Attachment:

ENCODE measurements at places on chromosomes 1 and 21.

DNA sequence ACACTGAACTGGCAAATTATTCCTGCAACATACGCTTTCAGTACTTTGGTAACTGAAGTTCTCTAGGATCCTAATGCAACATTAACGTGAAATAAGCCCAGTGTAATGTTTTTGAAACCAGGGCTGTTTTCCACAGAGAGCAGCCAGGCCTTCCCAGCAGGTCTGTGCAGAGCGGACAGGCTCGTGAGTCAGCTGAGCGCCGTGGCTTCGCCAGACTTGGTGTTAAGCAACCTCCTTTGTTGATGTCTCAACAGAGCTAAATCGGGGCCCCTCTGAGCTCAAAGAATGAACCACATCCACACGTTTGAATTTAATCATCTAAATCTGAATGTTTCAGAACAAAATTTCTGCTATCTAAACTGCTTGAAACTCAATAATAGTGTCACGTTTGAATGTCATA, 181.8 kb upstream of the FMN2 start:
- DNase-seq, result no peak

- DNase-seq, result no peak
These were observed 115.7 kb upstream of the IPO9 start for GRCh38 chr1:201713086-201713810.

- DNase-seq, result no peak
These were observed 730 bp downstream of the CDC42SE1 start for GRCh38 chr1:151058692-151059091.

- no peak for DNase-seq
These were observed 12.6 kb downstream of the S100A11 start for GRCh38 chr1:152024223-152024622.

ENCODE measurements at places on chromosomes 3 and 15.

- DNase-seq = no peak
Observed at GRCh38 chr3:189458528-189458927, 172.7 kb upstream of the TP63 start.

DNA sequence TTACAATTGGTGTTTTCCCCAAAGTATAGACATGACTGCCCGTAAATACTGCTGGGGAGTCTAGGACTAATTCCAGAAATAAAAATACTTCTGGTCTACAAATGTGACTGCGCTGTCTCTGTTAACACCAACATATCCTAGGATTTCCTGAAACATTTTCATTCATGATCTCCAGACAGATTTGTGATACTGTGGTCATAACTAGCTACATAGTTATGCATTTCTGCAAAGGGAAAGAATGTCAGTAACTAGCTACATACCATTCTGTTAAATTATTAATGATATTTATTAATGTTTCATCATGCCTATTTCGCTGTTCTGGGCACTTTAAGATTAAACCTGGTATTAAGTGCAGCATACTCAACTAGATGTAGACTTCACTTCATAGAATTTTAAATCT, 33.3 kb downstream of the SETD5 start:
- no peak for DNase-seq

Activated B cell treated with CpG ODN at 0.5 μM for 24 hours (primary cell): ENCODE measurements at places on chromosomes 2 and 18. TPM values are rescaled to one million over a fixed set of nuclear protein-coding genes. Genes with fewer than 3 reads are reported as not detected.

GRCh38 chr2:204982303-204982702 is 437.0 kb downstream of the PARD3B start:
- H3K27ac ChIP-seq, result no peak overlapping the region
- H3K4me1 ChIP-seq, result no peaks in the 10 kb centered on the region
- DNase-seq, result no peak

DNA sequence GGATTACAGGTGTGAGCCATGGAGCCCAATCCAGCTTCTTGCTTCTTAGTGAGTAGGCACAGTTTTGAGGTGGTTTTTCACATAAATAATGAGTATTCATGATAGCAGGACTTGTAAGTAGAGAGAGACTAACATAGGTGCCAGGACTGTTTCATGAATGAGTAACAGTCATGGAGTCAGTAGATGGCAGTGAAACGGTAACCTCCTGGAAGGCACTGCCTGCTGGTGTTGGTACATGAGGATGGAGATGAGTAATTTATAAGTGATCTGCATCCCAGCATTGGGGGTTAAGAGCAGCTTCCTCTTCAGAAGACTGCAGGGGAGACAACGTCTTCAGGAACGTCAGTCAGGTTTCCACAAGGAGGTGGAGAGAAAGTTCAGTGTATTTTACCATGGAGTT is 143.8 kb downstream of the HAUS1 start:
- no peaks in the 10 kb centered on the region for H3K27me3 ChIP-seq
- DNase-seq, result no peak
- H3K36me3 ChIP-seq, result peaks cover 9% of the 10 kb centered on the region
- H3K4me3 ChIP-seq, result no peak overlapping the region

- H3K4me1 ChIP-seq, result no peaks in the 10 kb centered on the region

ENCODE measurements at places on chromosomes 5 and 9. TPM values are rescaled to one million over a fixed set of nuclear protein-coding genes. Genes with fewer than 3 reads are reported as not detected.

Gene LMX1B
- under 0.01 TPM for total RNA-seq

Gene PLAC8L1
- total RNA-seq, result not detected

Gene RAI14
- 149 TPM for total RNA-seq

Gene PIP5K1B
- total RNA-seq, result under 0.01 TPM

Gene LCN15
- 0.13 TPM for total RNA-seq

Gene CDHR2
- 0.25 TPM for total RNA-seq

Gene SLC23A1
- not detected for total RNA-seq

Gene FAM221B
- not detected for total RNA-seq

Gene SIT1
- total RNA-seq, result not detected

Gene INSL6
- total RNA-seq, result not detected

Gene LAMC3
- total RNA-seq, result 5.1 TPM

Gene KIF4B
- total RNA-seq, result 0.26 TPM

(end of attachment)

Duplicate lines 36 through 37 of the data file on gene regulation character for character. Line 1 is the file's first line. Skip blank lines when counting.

- 0.13 TPM for total RNA-seq

Gene CDHR2